There's always been something special about Mars, and the way it has captured our imagination. This weekend marks the opportunity to learn more about the planet that we have so long imagined.
Last November the new Mars rover, Curiosity, was encased in a space capsule launched toward Mars via Atlas rocket. I've been vaguely following it in the news, but never stopped to think about what a mission like this might entail. Saturday Sunday night (well, Sunday Monday morning at 12:31 am CDT) Curiosity is scheduled to land on Mars. I had given even less thought to what that might be like; after all, I've seen plenty of splashdowns and shuttle landings. No big deal anymore, right? Then the president of Caltech sent me a link to a 5 minute video about the difficulties involved in just the landing of the rover, and how the planners have dealt with each of the problems along the way. Take a few moments to watch "Curiosity's Seven Minutes of Terror."
President Chameux also said:
Since its launch in November 2011, the MSL mission and Curiosity have captured the world's attention. The promise of science and planetary exploration continues to inspire millions across the world, from school children and educators, to scientists, public officials and journalists. On August 5th at 10:31pm PDT we hope to begin a new era of discovery on Mars. But it won't be easy. Historically, about 1 in 3 missions attempting to approach Mars have been successful.
MSL is the most ambitious mission in the history of robotic planetary exploration. It is not just important for our nation, it is important for the world. The Curiosity rover will allow us to explore big questions-mainly, could Mars have ever supported life? Determining Mars's past or present habitability would be a game-changer. In addition, we want to investigate the chemical, isotopic, and mineralogical composition of the Martian surface and learn more about this planet's atmospheric processes.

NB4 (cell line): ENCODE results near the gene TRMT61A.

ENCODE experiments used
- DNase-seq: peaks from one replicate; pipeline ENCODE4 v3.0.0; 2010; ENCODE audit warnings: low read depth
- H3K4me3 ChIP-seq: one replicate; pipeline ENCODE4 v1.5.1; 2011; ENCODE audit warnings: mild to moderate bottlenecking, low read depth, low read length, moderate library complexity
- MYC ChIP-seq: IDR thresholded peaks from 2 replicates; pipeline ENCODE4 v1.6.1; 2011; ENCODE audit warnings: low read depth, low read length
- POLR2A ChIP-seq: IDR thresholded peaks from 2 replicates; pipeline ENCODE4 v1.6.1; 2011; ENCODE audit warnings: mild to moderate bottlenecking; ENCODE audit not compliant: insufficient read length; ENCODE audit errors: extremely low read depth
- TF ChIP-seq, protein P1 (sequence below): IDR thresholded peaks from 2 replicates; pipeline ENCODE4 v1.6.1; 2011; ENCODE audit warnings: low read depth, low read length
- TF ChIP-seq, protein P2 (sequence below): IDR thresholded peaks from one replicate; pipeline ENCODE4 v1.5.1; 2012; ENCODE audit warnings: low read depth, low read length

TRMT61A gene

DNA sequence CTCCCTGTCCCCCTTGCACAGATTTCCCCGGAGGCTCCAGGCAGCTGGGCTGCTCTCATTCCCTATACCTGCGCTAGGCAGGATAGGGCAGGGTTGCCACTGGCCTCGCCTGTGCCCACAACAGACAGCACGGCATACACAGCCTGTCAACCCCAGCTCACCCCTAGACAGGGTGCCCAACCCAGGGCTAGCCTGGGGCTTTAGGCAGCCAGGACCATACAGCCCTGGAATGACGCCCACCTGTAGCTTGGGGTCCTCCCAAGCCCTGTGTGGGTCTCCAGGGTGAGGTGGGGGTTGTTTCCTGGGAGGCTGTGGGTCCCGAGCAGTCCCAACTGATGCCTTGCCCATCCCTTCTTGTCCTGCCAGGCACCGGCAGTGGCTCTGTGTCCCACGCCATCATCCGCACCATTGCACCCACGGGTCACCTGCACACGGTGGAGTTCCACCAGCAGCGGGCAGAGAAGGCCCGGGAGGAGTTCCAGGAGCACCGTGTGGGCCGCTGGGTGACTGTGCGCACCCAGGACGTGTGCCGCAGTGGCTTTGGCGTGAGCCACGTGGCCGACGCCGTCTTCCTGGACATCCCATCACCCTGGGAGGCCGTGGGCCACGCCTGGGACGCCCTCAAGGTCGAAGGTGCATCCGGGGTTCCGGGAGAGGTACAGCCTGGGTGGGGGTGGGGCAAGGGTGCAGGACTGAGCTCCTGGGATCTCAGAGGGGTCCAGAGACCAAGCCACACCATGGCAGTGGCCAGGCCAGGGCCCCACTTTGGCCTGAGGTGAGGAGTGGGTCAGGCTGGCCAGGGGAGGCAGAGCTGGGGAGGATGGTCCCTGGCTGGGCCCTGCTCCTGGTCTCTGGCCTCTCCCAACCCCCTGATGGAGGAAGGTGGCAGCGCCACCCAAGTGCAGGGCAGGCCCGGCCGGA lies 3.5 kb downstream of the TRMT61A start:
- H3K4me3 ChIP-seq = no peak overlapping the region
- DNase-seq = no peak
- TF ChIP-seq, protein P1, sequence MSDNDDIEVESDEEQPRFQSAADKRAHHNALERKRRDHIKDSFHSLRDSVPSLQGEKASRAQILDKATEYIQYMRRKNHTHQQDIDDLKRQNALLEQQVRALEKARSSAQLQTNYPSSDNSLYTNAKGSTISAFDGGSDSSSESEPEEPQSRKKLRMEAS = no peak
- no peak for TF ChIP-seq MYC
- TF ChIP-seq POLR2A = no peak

The data retrieved from Mars will be used in research centers around the world to expand knowledge and to chart new pathways for exploration. Students of all ages will be exposed to new insights in planetary science. And science and engineering discoveries will continue to impact society in unimaginable ways. In short, the opportunities are endless.
On Sunday, we will hold our breath in anticipation during a seven-minute period as the MSL spacecraft blazes through the Martian atmosphere at 13,200 mph, puts on the brakes, and lowers Curiosity to the planet's surface.... In life, nothing is guaranteed, and given the boldness of the MSL mission, many things could go wrong. Luckily, MSL has the most innovative technology available guiding it safely to the surface of Mars.
Want to learn more?